What's wrong with social simulations?

Eckhart Arnold

1 Introduction
2 Simulation without validation in agent-based models
3 How a model works that works: Schelling’s neighborhood segregation model
4 How models fail: The Reiterated Prisoner’s Dilemma model
5 An ideology of modeling
6 Conclusions

2 Simulation without validation in agent-based models

In this section I give my interpretation of a survey by Heath et al. (2009) on agent-based-simulations. I do so with the intention of substantiating my claim that many social simulations are indeed useless. This is neither the aim nor the precise conclusion that Heath et al. (2009) draw, but their study does reveal that two thirds of the surveyed simulation studies are not completely validated and the authors of the study consider this state of affairs as “not acceptable” (Heath et al. 2009, 4.11). Thus my reading does not run counter the results of the survey. And it follows as a natural conclusion, if one accepts that a) an unvalidated simulation is - in most of the cases - a useless one and b) agent-based simulations make up a substantial part of social simulations.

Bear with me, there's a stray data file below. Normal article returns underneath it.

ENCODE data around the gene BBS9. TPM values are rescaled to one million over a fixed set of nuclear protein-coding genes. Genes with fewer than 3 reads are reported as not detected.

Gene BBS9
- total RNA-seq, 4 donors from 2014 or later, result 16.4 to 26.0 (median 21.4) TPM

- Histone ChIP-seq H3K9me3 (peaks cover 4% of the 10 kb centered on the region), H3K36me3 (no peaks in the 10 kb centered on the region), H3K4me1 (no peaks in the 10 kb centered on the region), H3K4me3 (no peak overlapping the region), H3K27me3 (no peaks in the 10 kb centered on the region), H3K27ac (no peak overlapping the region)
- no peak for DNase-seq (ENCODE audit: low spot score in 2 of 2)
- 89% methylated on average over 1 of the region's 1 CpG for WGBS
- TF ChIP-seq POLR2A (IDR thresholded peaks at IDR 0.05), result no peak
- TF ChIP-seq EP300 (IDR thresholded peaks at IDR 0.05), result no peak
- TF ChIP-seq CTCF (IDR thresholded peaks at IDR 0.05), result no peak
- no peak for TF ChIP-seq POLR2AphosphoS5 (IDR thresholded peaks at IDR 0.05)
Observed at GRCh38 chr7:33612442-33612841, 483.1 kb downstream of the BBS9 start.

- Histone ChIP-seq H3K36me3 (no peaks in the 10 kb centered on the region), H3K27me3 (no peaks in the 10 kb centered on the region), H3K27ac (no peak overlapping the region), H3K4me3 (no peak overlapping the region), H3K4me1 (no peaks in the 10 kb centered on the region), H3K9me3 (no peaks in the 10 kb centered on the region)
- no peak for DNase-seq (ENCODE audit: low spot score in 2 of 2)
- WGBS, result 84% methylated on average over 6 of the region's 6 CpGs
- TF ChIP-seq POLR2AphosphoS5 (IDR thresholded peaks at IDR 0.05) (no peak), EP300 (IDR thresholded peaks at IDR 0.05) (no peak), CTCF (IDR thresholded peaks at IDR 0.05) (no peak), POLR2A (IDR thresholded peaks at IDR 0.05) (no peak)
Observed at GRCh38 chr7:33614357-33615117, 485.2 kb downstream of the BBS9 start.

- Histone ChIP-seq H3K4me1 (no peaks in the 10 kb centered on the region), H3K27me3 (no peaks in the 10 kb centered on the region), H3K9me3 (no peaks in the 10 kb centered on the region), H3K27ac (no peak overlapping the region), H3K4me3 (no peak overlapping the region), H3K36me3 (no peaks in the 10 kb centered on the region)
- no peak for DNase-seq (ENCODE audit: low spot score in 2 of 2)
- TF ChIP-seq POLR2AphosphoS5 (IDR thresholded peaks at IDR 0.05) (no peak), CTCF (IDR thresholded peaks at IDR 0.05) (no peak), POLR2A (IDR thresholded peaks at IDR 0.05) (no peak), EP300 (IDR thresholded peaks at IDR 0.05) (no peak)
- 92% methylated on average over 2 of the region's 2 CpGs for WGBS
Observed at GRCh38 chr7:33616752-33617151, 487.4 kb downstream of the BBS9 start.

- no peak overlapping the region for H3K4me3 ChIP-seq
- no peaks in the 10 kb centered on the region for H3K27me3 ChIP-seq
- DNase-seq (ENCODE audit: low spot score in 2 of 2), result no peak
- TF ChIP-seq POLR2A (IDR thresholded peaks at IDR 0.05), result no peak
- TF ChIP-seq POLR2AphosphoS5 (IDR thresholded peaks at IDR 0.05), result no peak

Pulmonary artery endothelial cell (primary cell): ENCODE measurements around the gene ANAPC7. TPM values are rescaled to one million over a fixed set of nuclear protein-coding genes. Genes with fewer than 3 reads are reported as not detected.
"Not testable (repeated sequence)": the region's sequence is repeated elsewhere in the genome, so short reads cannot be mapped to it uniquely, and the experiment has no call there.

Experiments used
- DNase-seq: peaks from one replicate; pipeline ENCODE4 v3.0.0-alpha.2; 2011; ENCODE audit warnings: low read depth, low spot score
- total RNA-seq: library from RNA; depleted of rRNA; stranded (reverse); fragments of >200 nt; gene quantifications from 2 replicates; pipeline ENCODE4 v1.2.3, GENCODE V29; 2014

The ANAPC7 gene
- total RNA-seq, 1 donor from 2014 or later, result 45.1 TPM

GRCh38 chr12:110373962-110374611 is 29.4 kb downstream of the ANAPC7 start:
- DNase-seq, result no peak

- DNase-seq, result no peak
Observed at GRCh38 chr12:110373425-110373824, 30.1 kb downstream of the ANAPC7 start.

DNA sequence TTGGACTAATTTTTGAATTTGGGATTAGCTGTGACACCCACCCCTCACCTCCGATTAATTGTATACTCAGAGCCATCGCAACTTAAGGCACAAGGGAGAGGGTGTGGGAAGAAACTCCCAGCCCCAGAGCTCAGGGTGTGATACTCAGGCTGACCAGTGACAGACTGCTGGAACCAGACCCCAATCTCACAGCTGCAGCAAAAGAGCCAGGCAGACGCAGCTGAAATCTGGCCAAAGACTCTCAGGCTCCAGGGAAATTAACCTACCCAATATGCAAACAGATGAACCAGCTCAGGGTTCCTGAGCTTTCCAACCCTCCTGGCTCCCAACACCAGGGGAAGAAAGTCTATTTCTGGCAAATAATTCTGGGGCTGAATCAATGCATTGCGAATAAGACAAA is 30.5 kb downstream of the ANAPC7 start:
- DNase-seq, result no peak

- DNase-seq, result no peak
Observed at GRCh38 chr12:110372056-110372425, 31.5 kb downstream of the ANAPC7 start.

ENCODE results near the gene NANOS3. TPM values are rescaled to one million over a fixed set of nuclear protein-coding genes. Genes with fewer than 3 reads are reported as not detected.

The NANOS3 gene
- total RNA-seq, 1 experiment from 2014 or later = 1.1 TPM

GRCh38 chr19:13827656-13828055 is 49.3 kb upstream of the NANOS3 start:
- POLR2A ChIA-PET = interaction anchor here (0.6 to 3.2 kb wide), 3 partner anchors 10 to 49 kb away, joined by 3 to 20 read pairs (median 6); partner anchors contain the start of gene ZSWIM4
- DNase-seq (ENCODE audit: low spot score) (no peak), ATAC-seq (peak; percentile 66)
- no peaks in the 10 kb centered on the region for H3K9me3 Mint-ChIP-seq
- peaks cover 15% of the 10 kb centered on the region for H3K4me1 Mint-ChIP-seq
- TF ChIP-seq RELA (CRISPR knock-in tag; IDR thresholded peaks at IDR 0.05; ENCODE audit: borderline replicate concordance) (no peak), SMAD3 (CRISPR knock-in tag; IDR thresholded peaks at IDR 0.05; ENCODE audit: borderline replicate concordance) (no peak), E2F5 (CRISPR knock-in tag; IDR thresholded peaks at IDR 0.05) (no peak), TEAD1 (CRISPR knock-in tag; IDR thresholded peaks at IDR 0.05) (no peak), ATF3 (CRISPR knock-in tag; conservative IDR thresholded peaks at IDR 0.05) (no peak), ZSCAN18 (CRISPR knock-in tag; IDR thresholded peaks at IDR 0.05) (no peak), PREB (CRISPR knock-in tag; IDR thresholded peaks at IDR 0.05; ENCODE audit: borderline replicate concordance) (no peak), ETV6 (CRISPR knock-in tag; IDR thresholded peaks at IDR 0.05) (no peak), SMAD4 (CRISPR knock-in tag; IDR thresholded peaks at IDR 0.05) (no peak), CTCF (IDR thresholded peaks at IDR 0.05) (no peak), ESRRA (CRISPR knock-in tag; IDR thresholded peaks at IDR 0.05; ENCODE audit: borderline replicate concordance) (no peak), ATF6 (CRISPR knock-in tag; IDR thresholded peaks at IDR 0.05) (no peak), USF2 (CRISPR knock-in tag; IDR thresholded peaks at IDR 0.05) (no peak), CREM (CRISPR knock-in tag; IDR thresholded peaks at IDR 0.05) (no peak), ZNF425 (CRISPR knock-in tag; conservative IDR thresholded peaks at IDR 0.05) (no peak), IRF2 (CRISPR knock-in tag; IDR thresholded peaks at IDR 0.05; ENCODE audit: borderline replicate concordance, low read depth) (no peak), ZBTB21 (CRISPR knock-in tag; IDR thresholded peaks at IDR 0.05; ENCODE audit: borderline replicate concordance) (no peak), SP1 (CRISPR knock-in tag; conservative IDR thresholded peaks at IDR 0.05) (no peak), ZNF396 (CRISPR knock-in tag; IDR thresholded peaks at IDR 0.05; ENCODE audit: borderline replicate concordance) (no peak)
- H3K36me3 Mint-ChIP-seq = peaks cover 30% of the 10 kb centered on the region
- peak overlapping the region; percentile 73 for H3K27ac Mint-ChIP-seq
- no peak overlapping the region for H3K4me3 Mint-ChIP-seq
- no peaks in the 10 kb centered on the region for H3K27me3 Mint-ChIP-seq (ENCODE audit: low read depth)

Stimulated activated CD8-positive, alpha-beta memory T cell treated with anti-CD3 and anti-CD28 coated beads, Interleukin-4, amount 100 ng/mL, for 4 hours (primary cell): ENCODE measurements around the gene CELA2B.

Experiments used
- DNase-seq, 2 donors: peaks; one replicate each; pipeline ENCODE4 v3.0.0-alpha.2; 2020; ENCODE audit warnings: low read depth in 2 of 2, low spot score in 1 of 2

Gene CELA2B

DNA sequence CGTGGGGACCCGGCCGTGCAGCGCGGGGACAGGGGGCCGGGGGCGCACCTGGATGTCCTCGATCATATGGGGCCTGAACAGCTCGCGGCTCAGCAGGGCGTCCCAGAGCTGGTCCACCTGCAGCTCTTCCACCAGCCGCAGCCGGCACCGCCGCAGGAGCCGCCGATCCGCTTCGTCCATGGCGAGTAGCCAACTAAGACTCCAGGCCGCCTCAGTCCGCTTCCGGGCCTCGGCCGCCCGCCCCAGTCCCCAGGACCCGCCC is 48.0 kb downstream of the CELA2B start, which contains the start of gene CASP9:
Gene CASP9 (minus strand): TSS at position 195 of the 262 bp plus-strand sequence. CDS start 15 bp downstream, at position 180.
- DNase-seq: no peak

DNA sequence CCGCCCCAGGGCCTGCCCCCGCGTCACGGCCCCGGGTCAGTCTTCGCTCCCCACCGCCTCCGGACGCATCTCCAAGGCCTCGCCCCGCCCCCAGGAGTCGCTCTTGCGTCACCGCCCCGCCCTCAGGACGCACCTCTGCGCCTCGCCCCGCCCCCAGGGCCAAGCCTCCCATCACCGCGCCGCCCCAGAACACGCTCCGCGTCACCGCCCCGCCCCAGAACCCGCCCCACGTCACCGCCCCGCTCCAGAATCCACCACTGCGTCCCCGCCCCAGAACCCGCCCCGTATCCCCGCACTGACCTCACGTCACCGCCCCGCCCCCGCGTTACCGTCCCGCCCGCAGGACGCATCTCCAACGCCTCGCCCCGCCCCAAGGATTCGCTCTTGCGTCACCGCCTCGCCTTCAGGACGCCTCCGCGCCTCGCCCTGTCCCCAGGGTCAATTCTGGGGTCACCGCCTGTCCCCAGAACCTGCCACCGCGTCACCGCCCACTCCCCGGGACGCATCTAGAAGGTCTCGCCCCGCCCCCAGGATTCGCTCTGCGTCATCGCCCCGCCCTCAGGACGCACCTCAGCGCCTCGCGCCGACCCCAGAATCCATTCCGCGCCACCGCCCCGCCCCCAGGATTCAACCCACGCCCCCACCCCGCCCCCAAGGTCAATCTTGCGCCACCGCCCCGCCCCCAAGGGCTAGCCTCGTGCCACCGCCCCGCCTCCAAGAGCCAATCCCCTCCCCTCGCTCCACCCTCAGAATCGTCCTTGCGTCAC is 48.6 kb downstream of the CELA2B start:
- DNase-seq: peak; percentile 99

The survey by Heath et al. (2009) examines agent-based mode- ling practices between 1998 and 2008. It encompasses “279 articles from 92 unique publication outlets in which the authors had constructed and analyzed an agent-based model” (Heath, Hill and Ciarallo, 2009, abstract). The articles stem from different fields of the social sciences including, business, economics, public policy, social science, traffic, military and also biology. The authors are not only interested in verification and validation practices, but the results concerning these are the results that I am interested in here. Verification and validation concern two separate aspects of securing the correctness of a simulation model. Verification, as the term is used in the social simualtions community, roughly concerns the question whether the simulation software is bug-free and correctly implements the intended simulation model. Validation concerns the question whether the simulation model represents the simulated empirical target system adequately (for the intended purpose).